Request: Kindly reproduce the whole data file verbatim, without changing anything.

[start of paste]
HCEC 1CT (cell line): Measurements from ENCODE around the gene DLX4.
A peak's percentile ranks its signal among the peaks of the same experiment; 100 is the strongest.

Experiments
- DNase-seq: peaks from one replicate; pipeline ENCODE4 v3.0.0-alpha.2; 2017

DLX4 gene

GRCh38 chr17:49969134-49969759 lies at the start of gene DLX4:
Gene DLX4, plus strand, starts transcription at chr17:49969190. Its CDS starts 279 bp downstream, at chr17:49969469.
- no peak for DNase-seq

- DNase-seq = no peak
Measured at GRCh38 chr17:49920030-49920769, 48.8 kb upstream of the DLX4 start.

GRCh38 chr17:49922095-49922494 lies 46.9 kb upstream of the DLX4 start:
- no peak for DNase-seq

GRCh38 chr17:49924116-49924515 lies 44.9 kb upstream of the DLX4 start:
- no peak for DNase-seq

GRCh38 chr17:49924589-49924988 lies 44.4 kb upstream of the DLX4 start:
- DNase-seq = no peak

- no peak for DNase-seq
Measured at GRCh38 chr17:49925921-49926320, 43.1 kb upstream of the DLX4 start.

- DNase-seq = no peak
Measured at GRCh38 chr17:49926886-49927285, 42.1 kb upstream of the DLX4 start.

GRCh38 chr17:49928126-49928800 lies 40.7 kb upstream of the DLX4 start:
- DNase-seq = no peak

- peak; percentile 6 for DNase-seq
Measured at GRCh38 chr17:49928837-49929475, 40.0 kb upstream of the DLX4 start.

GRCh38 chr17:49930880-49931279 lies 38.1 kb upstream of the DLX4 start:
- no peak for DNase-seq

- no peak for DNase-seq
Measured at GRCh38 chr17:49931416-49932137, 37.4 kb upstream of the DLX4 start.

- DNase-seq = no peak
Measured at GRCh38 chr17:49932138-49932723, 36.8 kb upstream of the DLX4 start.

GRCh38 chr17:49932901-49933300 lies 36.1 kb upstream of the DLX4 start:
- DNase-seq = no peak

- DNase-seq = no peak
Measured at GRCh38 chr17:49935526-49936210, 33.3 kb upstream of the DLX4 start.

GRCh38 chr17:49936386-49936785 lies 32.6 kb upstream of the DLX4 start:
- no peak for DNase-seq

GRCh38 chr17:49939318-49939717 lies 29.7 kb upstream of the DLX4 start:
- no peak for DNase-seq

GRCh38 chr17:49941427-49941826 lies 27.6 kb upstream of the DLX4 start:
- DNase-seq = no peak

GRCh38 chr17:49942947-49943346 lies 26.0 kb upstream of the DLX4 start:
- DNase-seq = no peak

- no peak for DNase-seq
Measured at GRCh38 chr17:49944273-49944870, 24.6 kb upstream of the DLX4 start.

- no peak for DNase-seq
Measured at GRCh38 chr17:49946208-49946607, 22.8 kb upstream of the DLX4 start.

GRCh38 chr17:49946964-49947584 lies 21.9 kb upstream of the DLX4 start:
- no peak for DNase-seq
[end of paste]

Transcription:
HCEC 1CT (cell line): Measurements from ENCODE around the gene DLX4.
A peak's percentile ranks its signal among the peaks of the same experiment; 100 is the strongest.

Experiments
- DNase-seq: peaks from one replicate; pipeline ENCODE4 v3.0.0-alpha.2; 2017

DLX4 gene

GRCh38 chr17:49969134-49969759 lies at the start of gene DLX4:
Gene DLX4, plus strand, starts transcription at chr17:49969190. Its CDS starts 279 bp downstream, at chr17:49969469.
- no peak for DNase-seq

- DNase-seq = no peak
Measured at GRCh38 chr17:49920030-49920769, 48.8 kb upstream of the DLX4 start.

GRCh38 chr17:49922095-49922494 lies 46.9 kb upstream of the DLX4 start:
- no peak for DNase-seq

GRCh38 chr17:49924116-49924515 lies 44.9 kb upstream of the DLX4 start:
- no peak for DNase-seq

GRCh38 chr17:49924589-49924988 lies 44.4 kb upstream of the DLX4 start:
- DNase-seq = no peak

- no peak for DNase-seq
Measured at GRCh38 chr17:49925921-49926320, 43.1 kb upstream of the DLX4 start.

- DNase-seq = no peak
Measured at GRCh38 chr17:49926886-49927285, 42.1 kb upstream of the DLX4 start.

GRCh38 chr17:49928126-49928800 lies 40.7 kb upstream of the DLX4 start:
- DNase-seq = no peak

- peak; percentile 6 for DNase-seq
Measured at GRCh38 chr17:49928837-49929475, 40.0 kb upstream of the DLX4 start.

GRCh38 chr17:49930880-49931279 lies 38.1 kb upstream of the DLX4 start:
- no peak for DNase-seq

- no peak for DNase-seq
Measured at GRCh38 chr17:49931416-49932137, 37.4 kb upstream of the DLX4 start.

- DNase-seq = no peak
Measured at GRCh38 chr17:49932138-49932723, 36.8 kb upstream of the DLX4 start.

GRCh38 chr17:49932901-49933300 lies 36.1 kb upstream of the DLX4 start:
- DNase-seq = no peak

- DNase-seq = no peak
Measured at GRCh38 chr17:49935526-49936210, 33.3 kb upstream of the DLX4 start.

GRCh38 chr17:49936386-49936785 lies 32.6 kb upstream of the DLX4 start:
- no peak for DNase-seq

GRCh38 chr17:49939318-49939717 lies 29.7 kb upstream of the DLX4 start:
- no peak for DNase-seq

GRCh38 chr17:49941427-49941826 lies 27.6 kb upstream of the DLX4 start:
- DNase-seq = no peak

GRCh38 chr17:49942947-49943346 lies 26.0 kb upstream of the DLX4 start:
- DNase-seq = no peak

- no peak for DNase-seq
Measured at GRCh38 chr17:49944273-49944870, 24.6 kb upstream of the DLX4 start.

- no peak for DNase-seq
Measured at GRCh38 chr17:49946208-49946607, 22.8 kb upstream of the DLX4 start.

GRCh38 chr17:49946964-49947584 lies 21.9 kb upstream of the DLX4 start:
- no peak for DNase-seq